Author's Note: Never written for Psych before, but I gave it a go for a writing group activity, and this was the result. Thought I'd post it in case anyone was interested. Not really sure when this takes place in the series . . . just somewhere . . . in the middle, I guess.

Also, I'm throwing in a language warning for some strong language. Happy reading, ya'll. :)

Demons in Dim Light

Shawn didn't know how he'd lost everyone else. He'd wandered down a dark hallway to see if it led to anything interesting, but when he met a dead end, the rest of the group had moved on. Somewhere. He couldn't seem to find where.

His investigation had led him to this abandoned commercial building, so he put on a show at the station to coax good ol' Lassie and sweet, sweet Jules to check it out. And they all came, along with a handful of other officers.

And somehow, he'd lost the whole lot of them. Even Gus. Shawn kind of figured his best friend would've followed him, so he was genuinely surprised to find himself alone halfway down the corridor. But he knew Gus, and he could practically hear his reason for not following: "I'm not going down a creepy hallway, Shawn. That's where killers hide."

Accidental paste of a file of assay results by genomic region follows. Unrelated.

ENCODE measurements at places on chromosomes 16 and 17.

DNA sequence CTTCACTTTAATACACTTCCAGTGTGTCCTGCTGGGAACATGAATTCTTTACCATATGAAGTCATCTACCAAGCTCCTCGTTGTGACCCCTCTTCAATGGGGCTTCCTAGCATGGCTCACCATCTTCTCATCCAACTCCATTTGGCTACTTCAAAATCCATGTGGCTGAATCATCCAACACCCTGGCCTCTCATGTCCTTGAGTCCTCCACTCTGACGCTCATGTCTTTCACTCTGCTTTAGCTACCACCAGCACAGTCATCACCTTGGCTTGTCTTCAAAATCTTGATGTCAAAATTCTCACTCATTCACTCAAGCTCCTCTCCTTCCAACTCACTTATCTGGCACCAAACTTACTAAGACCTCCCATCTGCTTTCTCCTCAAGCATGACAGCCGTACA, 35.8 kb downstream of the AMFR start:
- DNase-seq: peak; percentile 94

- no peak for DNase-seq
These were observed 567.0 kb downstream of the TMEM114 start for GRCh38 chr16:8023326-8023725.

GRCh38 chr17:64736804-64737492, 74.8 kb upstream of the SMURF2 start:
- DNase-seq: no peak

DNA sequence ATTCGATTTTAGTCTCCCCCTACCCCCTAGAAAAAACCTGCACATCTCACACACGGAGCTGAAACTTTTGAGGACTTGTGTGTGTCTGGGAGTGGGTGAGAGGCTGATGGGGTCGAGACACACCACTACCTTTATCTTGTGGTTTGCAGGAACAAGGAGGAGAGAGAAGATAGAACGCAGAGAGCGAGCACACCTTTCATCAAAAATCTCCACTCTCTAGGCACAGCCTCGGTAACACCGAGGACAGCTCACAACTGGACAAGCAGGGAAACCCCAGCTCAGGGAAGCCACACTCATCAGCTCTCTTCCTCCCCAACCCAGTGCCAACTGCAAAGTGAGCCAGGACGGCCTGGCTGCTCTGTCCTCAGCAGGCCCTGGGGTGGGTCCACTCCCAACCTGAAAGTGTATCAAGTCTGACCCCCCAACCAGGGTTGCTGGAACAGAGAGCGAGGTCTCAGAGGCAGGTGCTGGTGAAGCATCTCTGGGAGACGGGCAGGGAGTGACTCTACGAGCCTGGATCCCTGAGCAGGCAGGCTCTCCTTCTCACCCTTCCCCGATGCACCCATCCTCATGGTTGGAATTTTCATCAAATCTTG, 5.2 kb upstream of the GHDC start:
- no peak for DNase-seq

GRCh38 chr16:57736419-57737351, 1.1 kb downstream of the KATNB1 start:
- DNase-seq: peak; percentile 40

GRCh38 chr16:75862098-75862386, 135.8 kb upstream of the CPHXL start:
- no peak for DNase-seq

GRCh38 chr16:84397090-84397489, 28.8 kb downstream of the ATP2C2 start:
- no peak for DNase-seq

Well. He did have a point there.

Shawn sighed, softly brushing fingers through his hair to re-sculpt it to perfection. Even dim lighting was no excuse for poor hair form. The sweet, baby cherubs of locks would weep if he let even one hair fall out of place.

"Guys?" he called, walking alone down another dark hallway. Where was everybody? How were they so quiet in such an empty building? He didn't even have a flashlight. He had to go by the dim light of distant windows.

His dad would gut him for being so woefully unprepared.

He let out another sigh, stopping as he put his hands on his hips. Honestly, he thought he would spot something by now. Everything suggested their victim had been killed here and moved, so there had to be something. A smear of blood. A sign of fresh damage. Just . . . something.